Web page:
Grulla/Grullo- Either of the terms is considered correct in describing the color. AQHA recognizes the color as grullo. The color is the diluted form of black with dun factor. In other words the black color is modified by the dun gene. “Grulla” is the Spanish word for a gray crane which is a slate-gray colored bid.

While you may find grullo or grulla definitions in the rule books of different registries under different definitions, we include the AQHA definition here:

Body color smoky or mouse colored (not a mixture of black and white hairs, but each individual hair is mouse colored) Usually has a dorsal stripe, shoulder striping or shadowing and black leg barring on lower legs.

Within this definition there are variations of the color often refered to as slate grulla, silver grulla, olive grulla, black dun or wolf dun. The grullo color in the quarter horse is very rare and only about 0.7% of those registered in the quarter horse breed each year are grullo.

One determining factor of the grulla is the primitve markings that can be seen on all duns to varying extents.

 

Golden Palomino and chocolate PalominoFlaxen

Palomino horses have gold-colored coat with a white or light cream colored mane and tail. The Palomino’s coat can range from a light off-white shade to a deep shade of gold.

 

Red or Blue Roan

Roan horses have otherwise solid colored coats, but with white hairs interspersed. The white hairs are not actual spots, but single white hairs mixed with the darker coat color. The Roan Gene can be applied to any color of horse. The most common are Red Roans, Bay Roans and Blue Roans. There are also Palomino Roans, Red Dun Roans, Dun Roans, Buckskin Roans, etc. The Roan gene adds white hairs into the body of the horse. The legs and head are not affected and will remain darker then the body. The mane and tail are usually not affected, but some may have some white hairs mixed in.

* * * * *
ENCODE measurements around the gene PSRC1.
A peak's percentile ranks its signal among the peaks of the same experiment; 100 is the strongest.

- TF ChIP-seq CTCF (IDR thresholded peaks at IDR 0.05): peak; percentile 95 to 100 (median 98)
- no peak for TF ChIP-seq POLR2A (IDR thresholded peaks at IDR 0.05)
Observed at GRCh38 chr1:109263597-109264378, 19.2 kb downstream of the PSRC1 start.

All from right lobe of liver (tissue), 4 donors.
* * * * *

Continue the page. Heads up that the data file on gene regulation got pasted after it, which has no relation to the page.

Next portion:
White Lipizzan

There are two different types of “white” horses. Dominant Whites are very rare and must have a white parent. They have pink skin, usually hazel or brown eyes and white hair. There are also Sabino Whites which can pop up in any breed that has the Sabino gene, this includes Arabs, Thoroughbreds, Quarter Horses, Paints, Tennessee Walkers, Saddlebreds, and more. A Sabino White is what we call a maximal paint. Meaning that the white markings on the horse are so big they cover the entire horse. Sabino Whites also have white hair, sometimes with a few dark hairs on the poll or ears, pink skin and dark eyes.